There are grammatical errors everywhere, and issues with sentence structure, word usage, and other writing mechanisms that make the content difficult to read.

Hire an editor and use tools like Grammarly and Hemingway to improve the quality of your writing.

Test Any Further Optimizations Before Proceeding

Test Any Further Optimizations Before Proceeding

Last but not least, this experience should serve as a good reminder of the importance of testing changes to existing websites before rolling them out more widely.

Document and test the changes you want to make.

look what happens Measure the results.

Also, keep in mind that the same tweaks on a different page can produce completely different results.

That’s just part of the SEO fun!

A good next step would be to conduct a content audit to see where your biggest opportunities currently lie.

Then prioritize your results. You don’t have to do everything at once – it can actually have unintended consequences, as we’ve seen here.

Updating and optimizing existing content is a great practice that can greatly improve user experience and rankings.

But it’s a process. Don’t rush it.

Focus on your potentially most lucrative pages and optimizations first, and always be ready to roll back if you accidentally lowered your rankings.

Featured Image: Shutterstock/ViDi Studio

Editor’s Note: Ask an SEO is a weekly SEO advice column written by some of the industry’s top SEO experts, handpicked by Search Engine Journal. Do you have a question about SEO? Fill out our form. You might see your answer in the next #AskanSEO post!

One last thing to keep in mind – while Google tries to index your site in 4 days to 4 weeks, some of the most influential SEO companies have found that it takes 3-6 months for changes to your site to fully propagate be effective.

How do you increase website authority?

How do you increase website authority?

Here are some ways you can increase your site’s DA:

  • Acquire quality backlinks from authority sites. …
  • Create killer content that’s link-worthy. …
  • Check your website and remove bad links. …
  • Optimize your website structure and user experience. …
  • Improve your internal links.

What Makes a Website a High Authority? Quality content: Google and other search engines take into account the quality of the content on your website. This is also the case with your Moz Domain Authority Score. The higher the quality of the content, the better your website will perform in this area.

Why does my Google ranking keep changing?

Because Google often changes its algorithm based on user behavior, this can cause your Google ranking to change constantly. As Search Engine Journal uses as an example: “If searches for a certain topic suddenly increase, Google may bring newer results first and push the more static content down.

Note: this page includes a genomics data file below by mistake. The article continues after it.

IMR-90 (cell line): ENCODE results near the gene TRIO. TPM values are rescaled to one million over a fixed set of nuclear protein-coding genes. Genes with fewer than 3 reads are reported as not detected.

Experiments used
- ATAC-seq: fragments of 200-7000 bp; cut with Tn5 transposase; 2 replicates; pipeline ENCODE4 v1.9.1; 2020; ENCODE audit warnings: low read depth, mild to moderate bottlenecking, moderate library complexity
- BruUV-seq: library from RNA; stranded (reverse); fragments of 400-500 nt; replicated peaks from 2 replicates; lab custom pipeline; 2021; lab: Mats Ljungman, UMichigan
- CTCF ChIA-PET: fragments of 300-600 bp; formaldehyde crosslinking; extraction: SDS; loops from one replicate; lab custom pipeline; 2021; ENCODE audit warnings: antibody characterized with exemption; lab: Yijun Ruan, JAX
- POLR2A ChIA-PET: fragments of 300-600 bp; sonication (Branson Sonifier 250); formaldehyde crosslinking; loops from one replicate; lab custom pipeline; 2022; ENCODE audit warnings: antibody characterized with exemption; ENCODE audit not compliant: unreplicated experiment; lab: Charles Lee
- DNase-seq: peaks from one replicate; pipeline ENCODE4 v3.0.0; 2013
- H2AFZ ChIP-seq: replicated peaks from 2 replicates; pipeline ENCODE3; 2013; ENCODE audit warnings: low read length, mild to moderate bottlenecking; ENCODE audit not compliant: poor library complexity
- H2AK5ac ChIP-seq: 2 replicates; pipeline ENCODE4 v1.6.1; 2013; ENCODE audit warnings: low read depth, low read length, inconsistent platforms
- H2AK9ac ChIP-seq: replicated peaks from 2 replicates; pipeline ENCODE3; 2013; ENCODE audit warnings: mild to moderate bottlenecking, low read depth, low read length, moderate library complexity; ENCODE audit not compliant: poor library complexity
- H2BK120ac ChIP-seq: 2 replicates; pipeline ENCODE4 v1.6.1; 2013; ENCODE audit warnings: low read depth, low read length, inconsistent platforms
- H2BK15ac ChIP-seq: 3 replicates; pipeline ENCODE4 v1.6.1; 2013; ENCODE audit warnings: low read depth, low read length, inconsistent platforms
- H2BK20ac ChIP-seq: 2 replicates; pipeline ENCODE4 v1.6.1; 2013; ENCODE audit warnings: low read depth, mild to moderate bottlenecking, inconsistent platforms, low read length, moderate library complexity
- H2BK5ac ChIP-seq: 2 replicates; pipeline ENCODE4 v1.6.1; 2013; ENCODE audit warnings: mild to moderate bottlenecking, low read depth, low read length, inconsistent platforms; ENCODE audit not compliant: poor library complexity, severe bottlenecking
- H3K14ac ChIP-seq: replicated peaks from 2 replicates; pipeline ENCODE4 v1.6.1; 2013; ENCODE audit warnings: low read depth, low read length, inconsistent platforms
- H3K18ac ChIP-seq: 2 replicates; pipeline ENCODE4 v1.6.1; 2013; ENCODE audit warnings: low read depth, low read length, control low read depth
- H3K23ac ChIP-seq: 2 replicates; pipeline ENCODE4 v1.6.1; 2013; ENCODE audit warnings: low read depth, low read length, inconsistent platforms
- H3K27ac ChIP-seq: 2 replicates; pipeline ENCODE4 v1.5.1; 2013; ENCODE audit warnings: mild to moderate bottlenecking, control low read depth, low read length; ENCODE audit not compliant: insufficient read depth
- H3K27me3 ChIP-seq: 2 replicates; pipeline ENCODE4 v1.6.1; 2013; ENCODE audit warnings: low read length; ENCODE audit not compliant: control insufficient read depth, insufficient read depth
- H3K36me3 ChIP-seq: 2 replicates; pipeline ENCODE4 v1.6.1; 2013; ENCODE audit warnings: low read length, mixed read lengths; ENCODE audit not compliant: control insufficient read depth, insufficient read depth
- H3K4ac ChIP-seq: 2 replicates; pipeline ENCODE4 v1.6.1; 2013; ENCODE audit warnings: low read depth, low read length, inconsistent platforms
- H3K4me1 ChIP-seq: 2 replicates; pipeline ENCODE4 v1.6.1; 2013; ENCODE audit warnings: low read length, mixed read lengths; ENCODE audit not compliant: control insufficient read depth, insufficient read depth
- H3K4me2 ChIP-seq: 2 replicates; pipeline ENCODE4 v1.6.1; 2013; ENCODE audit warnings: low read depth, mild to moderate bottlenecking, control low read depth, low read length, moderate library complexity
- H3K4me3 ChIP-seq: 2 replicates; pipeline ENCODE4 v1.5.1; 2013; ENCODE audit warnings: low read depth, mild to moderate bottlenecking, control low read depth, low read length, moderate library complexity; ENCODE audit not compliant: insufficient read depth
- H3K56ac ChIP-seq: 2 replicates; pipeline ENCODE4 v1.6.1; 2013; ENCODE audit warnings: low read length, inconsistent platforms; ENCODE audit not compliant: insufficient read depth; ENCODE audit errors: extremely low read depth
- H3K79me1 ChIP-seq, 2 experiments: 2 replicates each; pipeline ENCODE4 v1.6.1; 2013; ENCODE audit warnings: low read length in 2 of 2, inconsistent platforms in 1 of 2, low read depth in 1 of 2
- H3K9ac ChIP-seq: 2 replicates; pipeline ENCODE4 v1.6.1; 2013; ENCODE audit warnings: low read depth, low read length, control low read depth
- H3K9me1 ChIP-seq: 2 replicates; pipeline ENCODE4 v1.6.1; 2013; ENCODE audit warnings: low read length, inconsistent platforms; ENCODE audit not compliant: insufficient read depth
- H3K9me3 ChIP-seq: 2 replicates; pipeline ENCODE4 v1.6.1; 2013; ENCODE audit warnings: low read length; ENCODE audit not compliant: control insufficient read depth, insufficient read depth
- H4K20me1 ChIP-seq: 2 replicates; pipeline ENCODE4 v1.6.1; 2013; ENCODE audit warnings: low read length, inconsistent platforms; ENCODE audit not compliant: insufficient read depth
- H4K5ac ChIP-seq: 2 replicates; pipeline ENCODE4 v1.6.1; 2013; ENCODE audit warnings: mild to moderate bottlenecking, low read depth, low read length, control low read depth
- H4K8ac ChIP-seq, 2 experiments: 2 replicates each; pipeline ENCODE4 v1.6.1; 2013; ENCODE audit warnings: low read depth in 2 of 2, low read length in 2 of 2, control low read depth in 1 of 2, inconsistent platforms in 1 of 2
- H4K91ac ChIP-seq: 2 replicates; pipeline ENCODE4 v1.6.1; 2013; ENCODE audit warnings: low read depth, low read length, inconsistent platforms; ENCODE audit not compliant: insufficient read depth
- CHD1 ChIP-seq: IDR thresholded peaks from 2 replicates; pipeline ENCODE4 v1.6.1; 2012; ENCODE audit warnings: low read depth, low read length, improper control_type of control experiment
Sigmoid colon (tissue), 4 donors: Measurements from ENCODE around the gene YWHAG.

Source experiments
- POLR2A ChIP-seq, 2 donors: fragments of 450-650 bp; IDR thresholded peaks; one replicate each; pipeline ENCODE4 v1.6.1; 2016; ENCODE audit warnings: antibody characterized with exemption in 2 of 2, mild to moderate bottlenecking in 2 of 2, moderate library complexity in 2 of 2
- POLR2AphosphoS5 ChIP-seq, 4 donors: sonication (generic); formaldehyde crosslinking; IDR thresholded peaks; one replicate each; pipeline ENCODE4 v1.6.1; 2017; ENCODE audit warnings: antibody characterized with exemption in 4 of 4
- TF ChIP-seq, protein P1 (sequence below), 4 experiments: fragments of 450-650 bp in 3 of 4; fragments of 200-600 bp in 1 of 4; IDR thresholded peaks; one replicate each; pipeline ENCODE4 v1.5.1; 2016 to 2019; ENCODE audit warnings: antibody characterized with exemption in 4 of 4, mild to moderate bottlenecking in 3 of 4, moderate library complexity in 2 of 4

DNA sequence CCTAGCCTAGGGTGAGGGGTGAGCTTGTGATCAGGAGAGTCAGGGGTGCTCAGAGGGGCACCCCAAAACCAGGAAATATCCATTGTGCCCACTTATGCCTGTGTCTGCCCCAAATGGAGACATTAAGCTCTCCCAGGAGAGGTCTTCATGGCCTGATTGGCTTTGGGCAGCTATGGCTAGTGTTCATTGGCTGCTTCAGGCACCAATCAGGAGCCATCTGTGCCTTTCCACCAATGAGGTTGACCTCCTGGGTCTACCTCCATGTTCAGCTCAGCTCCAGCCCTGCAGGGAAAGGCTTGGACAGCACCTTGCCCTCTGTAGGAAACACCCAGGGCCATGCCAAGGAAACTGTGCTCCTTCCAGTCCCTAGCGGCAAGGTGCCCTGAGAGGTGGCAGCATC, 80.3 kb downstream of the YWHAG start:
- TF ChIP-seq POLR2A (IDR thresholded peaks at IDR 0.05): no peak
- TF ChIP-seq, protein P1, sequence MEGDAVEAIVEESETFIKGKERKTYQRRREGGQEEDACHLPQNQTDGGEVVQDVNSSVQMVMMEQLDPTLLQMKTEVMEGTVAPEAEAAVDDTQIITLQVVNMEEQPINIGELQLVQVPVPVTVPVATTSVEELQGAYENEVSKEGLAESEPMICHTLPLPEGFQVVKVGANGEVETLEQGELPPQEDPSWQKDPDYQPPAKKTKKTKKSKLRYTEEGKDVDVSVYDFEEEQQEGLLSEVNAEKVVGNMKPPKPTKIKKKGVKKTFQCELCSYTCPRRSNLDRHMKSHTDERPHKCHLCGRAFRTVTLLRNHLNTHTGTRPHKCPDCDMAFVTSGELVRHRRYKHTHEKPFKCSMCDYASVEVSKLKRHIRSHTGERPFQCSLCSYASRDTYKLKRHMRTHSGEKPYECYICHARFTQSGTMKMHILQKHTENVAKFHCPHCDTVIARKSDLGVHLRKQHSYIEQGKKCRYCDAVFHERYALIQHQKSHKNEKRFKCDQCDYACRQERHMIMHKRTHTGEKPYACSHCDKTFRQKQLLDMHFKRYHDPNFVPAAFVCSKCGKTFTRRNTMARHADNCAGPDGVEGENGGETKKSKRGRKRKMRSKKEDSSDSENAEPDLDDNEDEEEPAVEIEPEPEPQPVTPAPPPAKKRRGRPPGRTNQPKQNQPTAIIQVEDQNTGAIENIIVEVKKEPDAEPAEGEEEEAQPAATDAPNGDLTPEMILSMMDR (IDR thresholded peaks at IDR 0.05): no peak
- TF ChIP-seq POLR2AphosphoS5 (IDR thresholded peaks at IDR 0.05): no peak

Why do Google rankings fluctuate? Rankings fluctuate due to competition When a search query is competitive, Google typically crawls the sites relevant to that search query more frequently. The players competing for rankings in this query most likely make frequent changes to their websites.

How often do Google rankings change?

Most experts estimate that Google changes its search algorithm around 500 to 600 times a year. That’s somewhere between once and twice a day. While most of these changes don’t significantly change the SEO landscape, some updates are significant and may transform the way we write for SEO.

How long does it take for Google rankings to change?

The majority of them managed to do this in around 61-182 days. Looking at this graph, you might think that it takes between 2 and 6 months on average for a page to rank in Google’s top 10.

How long does it take to rank #1 in Google?

The average top 10 ranking page is 2 years old. Those who achieve top 1 rankings are (on average) almost 3 years old. About 95% of newly published pages don’t make the top 10 within a year. And most that do make it in about 2-6 months.

Why has my Google ranking suddenly dropped?

Ranking drops are often caused by major changes to a website. If you have migrated a number of pages, introduced a (responsive) redesign or revised a lot of content, you will see large fluctuations in your rankings. This is natural and should only worry you as your rankings will not return to their previous state.

How long does it take for Google rankings to change?

The majority of them managed to do this in around 61-182 days. Looking at this graph, you might think that it takes between 2 and 6 months on average for a page to rank in Google’s top 10.

How long does it take to rank #1 in Google?

The average top 10 ranking page is 2 years old. Those who achieve top 1 rankings are (on average) almost 3 years old. About 95% of newly published pages don’t make the top 10 within a year. And most that do make it in about 2-6 months.